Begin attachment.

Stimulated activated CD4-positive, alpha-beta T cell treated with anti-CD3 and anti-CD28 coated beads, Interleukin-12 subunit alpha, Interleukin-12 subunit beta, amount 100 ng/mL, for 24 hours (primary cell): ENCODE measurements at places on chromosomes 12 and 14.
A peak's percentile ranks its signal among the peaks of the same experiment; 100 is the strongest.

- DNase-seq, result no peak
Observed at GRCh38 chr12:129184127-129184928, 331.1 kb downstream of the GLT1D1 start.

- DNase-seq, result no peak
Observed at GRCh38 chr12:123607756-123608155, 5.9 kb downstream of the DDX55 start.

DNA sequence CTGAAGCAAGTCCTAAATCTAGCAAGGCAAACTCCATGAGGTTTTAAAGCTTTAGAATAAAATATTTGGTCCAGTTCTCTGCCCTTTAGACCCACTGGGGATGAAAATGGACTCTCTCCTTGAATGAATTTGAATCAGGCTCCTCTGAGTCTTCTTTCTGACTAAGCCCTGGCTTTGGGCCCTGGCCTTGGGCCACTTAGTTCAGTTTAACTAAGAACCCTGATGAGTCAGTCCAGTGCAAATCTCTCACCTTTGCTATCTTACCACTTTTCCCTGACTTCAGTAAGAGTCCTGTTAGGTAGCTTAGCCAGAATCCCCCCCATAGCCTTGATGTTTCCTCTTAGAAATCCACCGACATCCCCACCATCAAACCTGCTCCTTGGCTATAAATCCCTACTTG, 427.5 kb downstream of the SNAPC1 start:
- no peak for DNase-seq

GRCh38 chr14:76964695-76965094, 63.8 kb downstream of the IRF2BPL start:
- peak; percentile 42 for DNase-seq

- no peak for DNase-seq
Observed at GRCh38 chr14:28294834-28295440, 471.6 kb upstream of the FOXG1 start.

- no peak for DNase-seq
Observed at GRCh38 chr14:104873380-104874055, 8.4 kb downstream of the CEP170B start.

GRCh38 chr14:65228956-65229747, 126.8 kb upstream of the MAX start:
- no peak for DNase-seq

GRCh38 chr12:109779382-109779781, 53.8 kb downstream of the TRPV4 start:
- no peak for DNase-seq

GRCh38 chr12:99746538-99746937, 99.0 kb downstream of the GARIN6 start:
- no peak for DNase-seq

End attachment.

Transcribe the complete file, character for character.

Stimulated activated CD4-positive, alpha-beta T cell treated with anti-CD3 and anti-CD28 coated beads, Interleukin-12 subunit alpha, Interleukin-12 subunit beta, amount 100 ng/mL, for 24 hours (primary cell): ENCODE measurements at places on chromosomes 12 and 14.
A peak's percentile ranks its signal among the peaks of the same experiment; 100 is the strongest.

- DNase-seq, result no peak
Observed at GRCh38 chr12:129184127-129184928, 331.1 kb downstream of the GLT1D1 start.

- DNase-seq, result no peak
Observed at GRCh38 chr12:123607756-123608155, 5.9 kb downstream of the DDX55 start.

DNA sequence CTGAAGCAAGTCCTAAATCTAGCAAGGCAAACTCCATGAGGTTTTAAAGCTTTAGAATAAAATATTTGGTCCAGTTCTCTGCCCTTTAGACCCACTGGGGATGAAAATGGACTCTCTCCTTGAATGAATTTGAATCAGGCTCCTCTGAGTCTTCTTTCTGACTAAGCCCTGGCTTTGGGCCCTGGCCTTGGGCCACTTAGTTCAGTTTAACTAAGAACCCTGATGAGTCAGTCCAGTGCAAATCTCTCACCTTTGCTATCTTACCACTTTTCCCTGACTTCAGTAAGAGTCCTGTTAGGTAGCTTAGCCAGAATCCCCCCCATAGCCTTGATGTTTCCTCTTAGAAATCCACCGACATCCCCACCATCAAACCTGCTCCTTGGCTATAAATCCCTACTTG, 427.5 kb downstream of the SNAPC1 start:
- no peak for DNase-seq

GRCh38 chr14:76964695-76965094, 63.8 kb downstream of the IRF2BPL start:
- peak; percentile 42 for DNase-seq

- no peak for DNase-seq
Observed at GRCh38 chr14:28294834-28295440, 471.6 kb upstream of the FOXG1 start.

- no peak for DNase-seq
Observed at GRCh38 chr14:104873380-104874055, 8.4 kb downstream of the CEP170B start.

GRCh38 chr14:65228956-65229747, 126.8 kb upstream of the MAX start:
- no peak for DNase-seq

GRCh38 chr12:109779382-109779781, 53.8 kb downstream of the TRPV4 start:
- no peak for DNase-seq

GRCh38 chr12:99746538-99746937, 99.0 kb downstream of the GARIN6 start:
- no peak for DNase-seq